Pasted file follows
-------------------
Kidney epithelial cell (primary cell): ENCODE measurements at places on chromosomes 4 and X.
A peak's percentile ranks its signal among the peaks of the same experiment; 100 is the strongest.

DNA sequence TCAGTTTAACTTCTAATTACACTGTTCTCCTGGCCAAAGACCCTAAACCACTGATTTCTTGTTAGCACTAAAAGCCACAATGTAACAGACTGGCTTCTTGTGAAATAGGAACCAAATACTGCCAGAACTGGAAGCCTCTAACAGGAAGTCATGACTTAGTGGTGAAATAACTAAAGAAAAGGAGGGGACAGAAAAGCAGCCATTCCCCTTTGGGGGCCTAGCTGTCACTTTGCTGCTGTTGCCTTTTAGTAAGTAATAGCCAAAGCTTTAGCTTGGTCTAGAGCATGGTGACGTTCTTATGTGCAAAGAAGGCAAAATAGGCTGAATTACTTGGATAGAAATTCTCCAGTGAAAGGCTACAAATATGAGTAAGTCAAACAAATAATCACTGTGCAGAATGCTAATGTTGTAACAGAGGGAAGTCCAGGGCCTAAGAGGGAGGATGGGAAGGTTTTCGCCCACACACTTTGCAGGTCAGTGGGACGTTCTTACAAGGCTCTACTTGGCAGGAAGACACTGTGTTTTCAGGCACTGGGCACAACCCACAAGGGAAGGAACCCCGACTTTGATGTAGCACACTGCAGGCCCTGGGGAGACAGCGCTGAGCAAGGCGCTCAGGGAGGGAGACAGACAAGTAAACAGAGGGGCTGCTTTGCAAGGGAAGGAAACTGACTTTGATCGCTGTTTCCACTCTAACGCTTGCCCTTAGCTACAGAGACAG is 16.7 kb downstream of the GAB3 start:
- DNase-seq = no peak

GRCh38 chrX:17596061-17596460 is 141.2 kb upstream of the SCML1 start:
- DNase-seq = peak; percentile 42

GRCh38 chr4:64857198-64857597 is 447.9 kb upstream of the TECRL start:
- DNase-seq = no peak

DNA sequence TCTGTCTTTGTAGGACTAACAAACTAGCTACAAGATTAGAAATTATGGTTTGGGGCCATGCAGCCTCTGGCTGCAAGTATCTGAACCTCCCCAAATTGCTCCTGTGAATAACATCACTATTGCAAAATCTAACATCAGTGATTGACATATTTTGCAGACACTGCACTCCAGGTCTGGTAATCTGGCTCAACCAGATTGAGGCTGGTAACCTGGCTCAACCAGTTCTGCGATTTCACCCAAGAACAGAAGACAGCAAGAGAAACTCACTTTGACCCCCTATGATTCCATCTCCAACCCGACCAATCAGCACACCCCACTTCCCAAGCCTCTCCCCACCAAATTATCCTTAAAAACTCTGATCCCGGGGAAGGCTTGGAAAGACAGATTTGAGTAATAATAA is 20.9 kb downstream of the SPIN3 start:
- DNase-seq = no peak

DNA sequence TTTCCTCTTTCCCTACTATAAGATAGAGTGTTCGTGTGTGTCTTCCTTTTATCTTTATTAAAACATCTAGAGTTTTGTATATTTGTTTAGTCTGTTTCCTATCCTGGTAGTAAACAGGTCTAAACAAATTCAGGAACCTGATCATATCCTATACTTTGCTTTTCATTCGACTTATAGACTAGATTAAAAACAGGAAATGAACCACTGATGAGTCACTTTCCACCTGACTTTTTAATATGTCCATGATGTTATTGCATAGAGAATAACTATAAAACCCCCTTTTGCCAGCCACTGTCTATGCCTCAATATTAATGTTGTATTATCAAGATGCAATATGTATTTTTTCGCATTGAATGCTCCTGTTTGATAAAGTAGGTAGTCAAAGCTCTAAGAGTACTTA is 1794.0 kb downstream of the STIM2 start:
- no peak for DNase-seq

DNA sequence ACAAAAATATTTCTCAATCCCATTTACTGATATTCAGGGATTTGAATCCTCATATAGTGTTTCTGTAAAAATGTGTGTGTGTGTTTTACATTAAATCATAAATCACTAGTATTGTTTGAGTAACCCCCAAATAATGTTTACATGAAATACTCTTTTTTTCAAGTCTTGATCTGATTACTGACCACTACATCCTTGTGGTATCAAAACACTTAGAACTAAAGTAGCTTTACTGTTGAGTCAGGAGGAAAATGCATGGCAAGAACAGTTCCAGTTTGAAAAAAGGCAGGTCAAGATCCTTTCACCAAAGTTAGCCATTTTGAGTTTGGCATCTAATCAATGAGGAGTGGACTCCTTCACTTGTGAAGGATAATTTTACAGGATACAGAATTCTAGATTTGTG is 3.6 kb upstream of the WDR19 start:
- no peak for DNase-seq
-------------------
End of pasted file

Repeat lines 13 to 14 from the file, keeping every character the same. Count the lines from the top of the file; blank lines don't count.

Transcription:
DNA sequence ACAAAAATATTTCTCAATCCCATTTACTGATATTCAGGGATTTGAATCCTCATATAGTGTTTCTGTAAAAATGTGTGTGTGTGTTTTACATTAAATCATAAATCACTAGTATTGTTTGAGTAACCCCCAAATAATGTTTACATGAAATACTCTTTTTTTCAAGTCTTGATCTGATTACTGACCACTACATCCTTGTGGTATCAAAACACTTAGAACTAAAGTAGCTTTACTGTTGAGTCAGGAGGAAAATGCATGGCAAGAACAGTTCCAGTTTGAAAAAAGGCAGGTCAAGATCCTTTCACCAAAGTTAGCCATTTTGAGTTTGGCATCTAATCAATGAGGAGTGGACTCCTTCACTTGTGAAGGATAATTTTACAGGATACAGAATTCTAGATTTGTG is 3.6 kb upstream of the WDR19 start:
- no peak for DNase-seq